1. Welcome to NikonCafe.com—a friendly Nikon camera & photography discussion forum!

    If you are thinking of buying a camera or need help with your photos, you will find our forum members full of advice! Click here to join for free!

Misty autumn morning

Discussion in 'Landscapes, Architecture, and Cityscapes' started by Frits, Nov 4, 2005.

  1. One more of this wonderful season.
    Can't you just smell the misty autumn morning aroma???


    Subscribe to see EXIF info for this image (if available)
  2. Yes I can, I know the excact smell and feel you are talkign about... only bad thing is I can smell winter in the future also!
  3. oh this is a really cool photo!! The reds are so vivid against the subdued background. I like the composition very much -- I see 3 triangles there -- the leftmost one is all misty -- nice. Question for you: I tend to have some problems blowing out reds with my D2X. Getting a bit better with it now, but sometimes even when I use Low Contrast I sometimes blow the reds. Do you have any special approach to these vivid reds?? What was your colour space in this photo? Any hue/contrast tweaks? Did you shoot this as NEF or jpeg?? Thank you.
  4. You conveyed the feeling perfectly, great shot.
  5. I smell 'chilly'! Nice shot Frits!!
  6. Thank you Andrea!
    No special approach. I use the D1x with everything neutral in the camera. I shoot exclusively in RAW in the adobeRGB colorspace. Postprocessing in Capture is minimal. Just some minor curves tweaking. The originals look pretty good (17MB TIFF's vs. ~150K webversion).

    Another comment: I believe that proper exposure is the basis of a picture that will show nicely saturated, contrasty colors. If that basis is not there, it will never look as good. Your histogram will be a valuable tool to evaluate this.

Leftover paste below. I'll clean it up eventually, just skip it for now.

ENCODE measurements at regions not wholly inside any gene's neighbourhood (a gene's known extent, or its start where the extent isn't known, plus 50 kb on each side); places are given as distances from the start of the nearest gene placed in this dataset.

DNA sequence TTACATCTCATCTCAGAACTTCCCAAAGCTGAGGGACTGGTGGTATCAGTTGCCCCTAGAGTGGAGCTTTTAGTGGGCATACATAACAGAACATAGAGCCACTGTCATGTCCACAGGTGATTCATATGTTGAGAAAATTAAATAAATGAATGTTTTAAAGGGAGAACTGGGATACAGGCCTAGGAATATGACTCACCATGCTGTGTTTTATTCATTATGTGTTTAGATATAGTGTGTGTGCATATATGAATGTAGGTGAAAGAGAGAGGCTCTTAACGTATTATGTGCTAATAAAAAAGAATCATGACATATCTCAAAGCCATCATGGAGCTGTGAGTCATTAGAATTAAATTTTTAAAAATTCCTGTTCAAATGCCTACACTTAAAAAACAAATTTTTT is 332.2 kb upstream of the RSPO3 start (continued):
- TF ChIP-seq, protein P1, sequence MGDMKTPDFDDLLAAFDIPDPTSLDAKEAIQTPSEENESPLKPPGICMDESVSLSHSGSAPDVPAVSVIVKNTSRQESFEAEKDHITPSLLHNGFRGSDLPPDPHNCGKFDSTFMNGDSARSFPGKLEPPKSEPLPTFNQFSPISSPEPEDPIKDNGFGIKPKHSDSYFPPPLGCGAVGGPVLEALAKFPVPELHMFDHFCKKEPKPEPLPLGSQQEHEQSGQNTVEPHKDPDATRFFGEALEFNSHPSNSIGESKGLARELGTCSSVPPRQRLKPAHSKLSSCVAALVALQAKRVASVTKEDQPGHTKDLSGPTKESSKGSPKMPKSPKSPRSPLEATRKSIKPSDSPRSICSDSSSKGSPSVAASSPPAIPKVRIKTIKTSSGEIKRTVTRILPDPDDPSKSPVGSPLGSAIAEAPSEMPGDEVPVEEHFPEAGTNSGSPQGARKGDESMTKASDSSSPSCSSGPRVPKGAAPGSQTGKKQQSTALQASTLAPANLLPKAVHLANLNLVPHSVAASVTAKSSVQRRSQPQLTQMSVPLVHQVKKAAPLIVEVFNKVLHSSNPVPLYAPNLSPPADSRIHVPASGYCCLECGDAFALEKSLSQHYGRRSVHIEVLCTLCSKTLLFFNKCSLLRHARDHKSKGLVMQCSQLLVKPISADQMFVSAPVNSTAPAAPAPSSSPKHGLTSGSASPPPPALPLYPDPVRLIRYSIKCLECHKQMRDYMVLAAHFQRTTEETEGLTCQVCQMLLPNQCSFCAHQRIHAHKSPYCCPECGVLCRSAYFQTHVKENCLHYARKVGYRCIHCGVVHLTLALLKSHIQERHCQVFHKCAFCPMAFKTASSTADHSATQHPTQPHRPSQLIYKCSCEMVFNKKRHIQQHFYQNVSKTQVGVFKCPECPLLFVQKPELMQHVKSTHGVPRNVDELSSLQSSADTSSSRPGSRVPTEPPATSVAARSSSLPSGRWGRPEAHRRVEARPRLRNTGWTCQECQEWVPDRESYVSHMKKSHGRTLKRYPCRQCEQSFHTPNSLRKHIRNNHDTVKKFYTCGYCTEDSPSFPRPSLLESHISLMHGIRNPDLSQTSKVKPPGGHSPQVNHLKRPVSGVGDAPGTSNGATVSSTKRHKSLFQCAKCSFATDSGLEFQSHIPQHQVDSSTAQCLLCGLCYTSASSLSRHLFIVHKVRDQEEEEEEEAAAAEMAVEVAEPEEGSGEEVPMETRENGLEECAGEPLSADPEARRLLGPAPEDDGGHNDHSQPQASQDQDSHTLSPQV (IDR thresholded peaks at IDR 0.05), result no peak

One way to make fall colors "pop" is by using a (circular) polarizer. Here is a shot with the polarizer, with the same minimal post processing:

    Subscribe to see EXIF info for this image (if available)
  7. heiko


    May 15, 2005
    Beautiful shot, really conveys the mood. I love the composition and colors, which I don't get to see that often.
  8. WOW Fritz, Ilove the fall colors in the second picture. The first one is really nice too.

    Thanks for sharing.
  9. Thanks for the pointers Frits !!

    Appreciate it!! Recently I started RAW exclusively and do seem to note that I'm getting better results all round. I'm still unsure of the colour space thing and have only used Adobe sporadically. Thanks again !!
  10. Andrea,
    Following your post where you say you're unsure, allow me to follow up some (without too much detail):

    The two principle working colour spaces are sRGB and adobeRGB. As you probably know, the advantage of adobeRGB is its larger gamut (color range, so to speak). I like it for that, particularly the greens.
    HOWEVER, be sure that if you produce your images in adobeRGB, that you interpret them in that colour space as well (viewing and printing). A number of image viewing software is not "color savvy". It does not (seamlessly) display in the appropriate colour space and often defaults in sRGB (a number of packages could not display in adobeRGB at all, let alone seamlessly). The same goes for the internet: it represents colour in sRGB by default (there is a complex way around that, but that is quite the other story).
    The result of viewing images that are in adobeRGB in an sRGB environment is that they will show to be very dull (therefore you need to convert adobeRGB images to sRGB prior to posting them on the Web, for example). For printing you need to be sure also that you address that the image is in the adobeRGB colour space. If not, you guessed it: dull prints.
    SOoooo.....be sure that you know how to work with your adobeRGB images (and they will look great - on screen and in print). If unsure, stick to sRGB.

    (BTW, here are some more from a recent post: https://www.nikoncafe.com/vforums/showthread.php?t=55242 ).
    Last edited by a moderator: Mar 15, 2017
  11. Colorful pictures Frits, the circular polariser is very useful to take away those reflections off the leaves that hide the colors, but the angle and orientation to the sun is also very important to make the colors look very vibrant.
  1. This site uses cookies to help personalise content, tailor your experience and to keep you logged in if you register.
    By continuing to use this site, you are consenting to our use of cookies.